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Post No.: 1007effect

 

Fluffystealthkitten says:

 

So Furrywisepuppy and I – two intrepid mini space explorers – have been drawn into tracking a strange, fuzzy otherworldly signal coming from a nearby star system. The signal is becoming more amplified as we approach it at half the speed of light, but it’s still too noisy to interpret, even after compensating for the blueshift.

 

Furrywisepuppy says:

 

Are we doing the right thing or should we be heading home now?

 

Fluffystealthkitten says:

 

We’ve still got a bunch of psychological effects not yet probed before in this series of posts to investigate, and they’re all in this direction anyway.

 

Furrywisepuppy says:

 

According to the navigation console, the heuristics that we detected in Post No.: 0950 were back at that last nebula. Then it does indeed say take the next left to reach the final frontier of our space expedition.

 

Fluffystealthkitten says:

 

Our course is set then…

 

Assembly bonus effect – this describes roughly the way that, usually, ‘the whole is greater than the sum of its parts’ whenever we work as a group.

 

Furrywisepuppy says:

 

Bouba/kiki effect – this relates to how we non-arbitrarily map speech sounds to the visual shapes of objects, like ‘bouba’ to a rounded blob shape and ‘kiki’ to a sharp star shape.

 

Fluffystealthkitten says:

 

Cinderella effect – how there’s apparently a higher incidence of child abuse and maltreatment by stepparents than by biological parents.

 

Furrywisepuppy says:

 

Cocktail party effect – how we can manage to focus on one auditory stream of information despite being in a room full of other noise, like when listening to a friend talking during a loud party.

 

This might be something that many autistic people cannot manage to do so well hence why they feel overwhelmed in crowded places with lots of noise?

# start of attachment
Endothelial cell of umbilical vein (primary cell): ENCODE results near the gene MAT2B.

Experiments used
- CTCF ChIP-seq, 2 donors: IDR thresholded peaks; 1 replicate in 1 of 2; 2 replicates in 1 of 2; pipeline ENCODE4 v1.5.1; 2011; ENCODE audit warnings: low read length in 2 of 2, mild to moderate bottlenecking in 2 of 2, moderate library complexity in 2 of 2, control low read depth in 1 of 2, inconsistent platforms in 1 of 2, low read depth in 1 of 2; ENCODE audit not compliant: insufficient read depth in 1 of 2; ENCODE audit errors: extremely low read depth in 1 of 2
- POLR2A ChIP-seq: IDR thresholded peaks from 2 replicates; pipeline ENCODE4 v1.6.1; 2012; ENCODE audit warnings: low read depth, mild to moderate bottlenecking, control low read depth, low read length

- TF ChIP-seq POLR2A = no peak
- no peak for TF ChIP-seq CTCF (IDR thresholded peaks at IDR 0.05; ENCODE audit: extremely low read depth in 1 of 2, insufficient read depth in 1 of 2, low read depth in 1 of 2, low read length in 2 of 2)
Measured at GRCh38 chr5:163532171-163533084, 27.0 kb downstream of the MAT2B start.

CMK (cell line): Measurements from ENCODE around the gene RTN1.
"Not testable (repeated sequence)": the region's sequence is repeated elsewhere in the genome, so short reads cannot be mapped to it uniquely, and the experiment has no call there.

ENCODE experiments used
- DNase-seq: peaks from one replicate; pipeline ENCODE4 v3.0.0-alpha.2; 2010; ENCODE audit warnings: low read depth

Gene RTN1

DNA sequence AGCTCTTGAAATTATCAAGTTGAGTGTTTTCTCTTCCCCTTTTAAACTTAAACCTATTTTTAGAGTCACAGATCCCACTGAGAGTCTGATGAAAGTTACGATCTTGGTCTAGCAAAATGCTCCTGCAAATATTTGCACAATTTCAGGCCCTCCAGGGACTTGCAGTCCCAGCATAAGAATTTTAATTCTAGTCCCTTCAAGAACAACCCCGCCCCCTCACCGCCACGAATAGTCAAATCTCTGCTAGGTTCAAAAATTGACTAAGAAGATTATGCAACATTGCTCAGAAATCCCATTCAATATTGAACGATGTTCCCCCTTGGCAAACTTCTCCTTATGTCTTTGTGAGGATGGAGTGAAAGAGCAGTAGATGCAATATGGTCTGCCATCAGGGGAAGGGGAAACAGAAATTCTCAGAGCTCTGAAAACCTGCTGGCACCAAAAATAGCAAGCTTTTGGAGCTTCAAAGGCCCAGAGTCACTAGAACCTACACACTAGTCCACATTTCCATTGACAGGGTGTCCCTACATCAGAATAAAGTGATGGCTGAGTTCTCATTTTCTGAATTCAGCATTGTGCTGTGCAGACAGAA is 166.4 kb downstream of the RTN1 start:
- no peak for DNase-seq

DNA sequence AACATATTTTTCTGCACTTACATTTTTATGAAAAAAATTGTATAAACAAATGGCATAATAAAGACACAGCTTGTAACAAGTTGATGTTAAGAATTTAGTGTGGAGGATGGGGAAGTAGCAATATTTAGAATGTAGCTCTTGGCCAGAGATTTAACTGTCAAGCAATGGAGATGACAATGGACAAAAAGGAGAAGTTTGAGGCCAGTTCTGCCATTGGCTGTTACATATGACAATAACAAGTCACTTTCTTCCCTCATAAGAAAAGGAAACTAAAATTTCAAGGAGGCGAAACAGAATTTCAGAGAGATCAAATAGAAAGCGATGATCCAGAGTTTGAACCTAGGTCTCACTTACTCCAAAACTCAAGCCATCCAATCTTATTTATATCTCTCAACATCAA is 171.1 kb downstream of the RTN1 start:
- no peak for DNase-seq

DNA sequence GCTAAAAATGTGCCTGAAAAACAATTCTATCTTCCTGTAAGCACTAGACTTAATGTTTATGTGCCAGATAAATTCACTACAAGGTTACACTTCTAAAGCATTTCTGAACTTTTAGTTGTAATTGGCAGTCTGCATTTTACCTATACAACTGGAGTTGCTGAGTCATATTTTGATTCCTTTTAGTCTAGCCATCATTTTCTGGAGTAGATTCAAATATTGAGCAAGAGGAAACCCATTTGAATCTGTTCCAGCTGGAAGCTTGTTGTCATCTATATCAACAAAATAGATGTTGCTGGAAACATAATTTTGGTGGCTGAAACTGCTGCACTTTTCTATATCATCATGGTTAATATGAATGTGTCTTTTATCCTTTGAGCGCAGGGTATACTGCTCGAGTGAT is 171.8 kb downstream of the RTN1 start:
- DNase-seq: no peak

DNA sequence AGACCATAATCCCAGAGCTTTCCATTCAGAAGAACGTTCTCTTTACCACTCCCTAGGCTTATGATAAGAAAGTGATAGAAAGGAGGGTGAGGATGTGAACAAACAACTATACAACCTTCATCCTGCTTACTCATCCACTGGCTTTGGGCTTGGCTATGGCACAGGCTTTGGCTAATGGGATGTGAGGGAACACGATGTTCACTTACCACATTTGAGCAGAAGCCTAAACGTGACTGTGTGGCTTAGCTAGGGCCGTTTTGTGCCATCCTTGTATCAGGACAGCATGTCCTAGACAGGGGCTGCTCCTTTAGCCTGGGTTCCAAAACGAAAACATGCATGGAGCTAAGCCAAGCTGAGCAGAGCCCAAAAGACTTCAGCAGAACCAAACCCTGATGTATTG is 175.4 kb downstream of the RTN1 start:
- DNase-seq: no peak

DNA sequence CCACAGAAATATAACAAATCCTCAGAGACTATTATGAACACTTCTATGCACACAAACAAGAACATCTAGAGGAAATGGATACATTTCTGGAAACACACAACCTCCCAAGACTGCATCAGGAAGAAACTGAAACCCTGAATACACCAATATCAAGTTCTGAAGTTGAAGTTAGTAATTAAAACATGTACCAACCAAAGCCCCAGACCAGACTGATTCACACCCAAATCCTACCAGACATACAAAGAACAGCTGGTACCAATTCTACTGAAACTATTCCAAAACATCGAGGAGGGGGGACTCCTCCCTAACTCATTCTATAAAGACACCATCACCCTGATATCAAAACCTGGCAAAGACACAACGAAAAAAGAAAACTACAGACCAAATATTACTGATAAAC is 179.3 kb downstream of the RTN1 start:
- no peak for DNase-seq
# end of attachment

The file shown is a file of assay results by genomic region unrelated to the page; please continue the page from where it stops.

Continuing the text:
Fluffystealthkitten says:

 

Coolidge effect – how animals (mostly male ones) can express renewed sexual interest whenever a new potential mate is introduced, even after having sex with prior but still available sexual partners!

 

Furrywisepuppy says:

 

Crespi effect – this describes, in classical conditioning, how a conditioned response changes disproportionately to a suddenly altered reinforcement. For instance, if the food given to a fluffy mouse as reinforcement to complete a task changes from 1g to 6g, the mouse’s level of performance will become greater than if 6g of food had been given from the start; and vice-versa.

 

Fluffystealthkitten says:

 

Cross-race effect – the tendency for those from one ethnicity to have more difficulty identifying individual members from ethnicities other than their own i.e. assuming ‘all them lot look the same’. Regularly getting used to seeing different individual members from these ethnicities will reduce this effect.

 

Furrywisepuppy says:

 

Diderot effect – how we purchase items that align with our sense of identity and thus complement each another, plus how obtaining a new possession often creates a spiral of ever more consumption. Consequently, we buy stuff that our previous selves never needed or demanded to feel happy or fulfilled.

 

Fluffystealthkitten says:

 

Dunning-Kruger effect – incompetent people can fail to realise they’re incompetent and thus can overestimate their own abilities. Meanwhile, since competent individuals may falsely assume that others have an equivalent understanding as they do, possessing actual competence may weaken one’s self-confidence.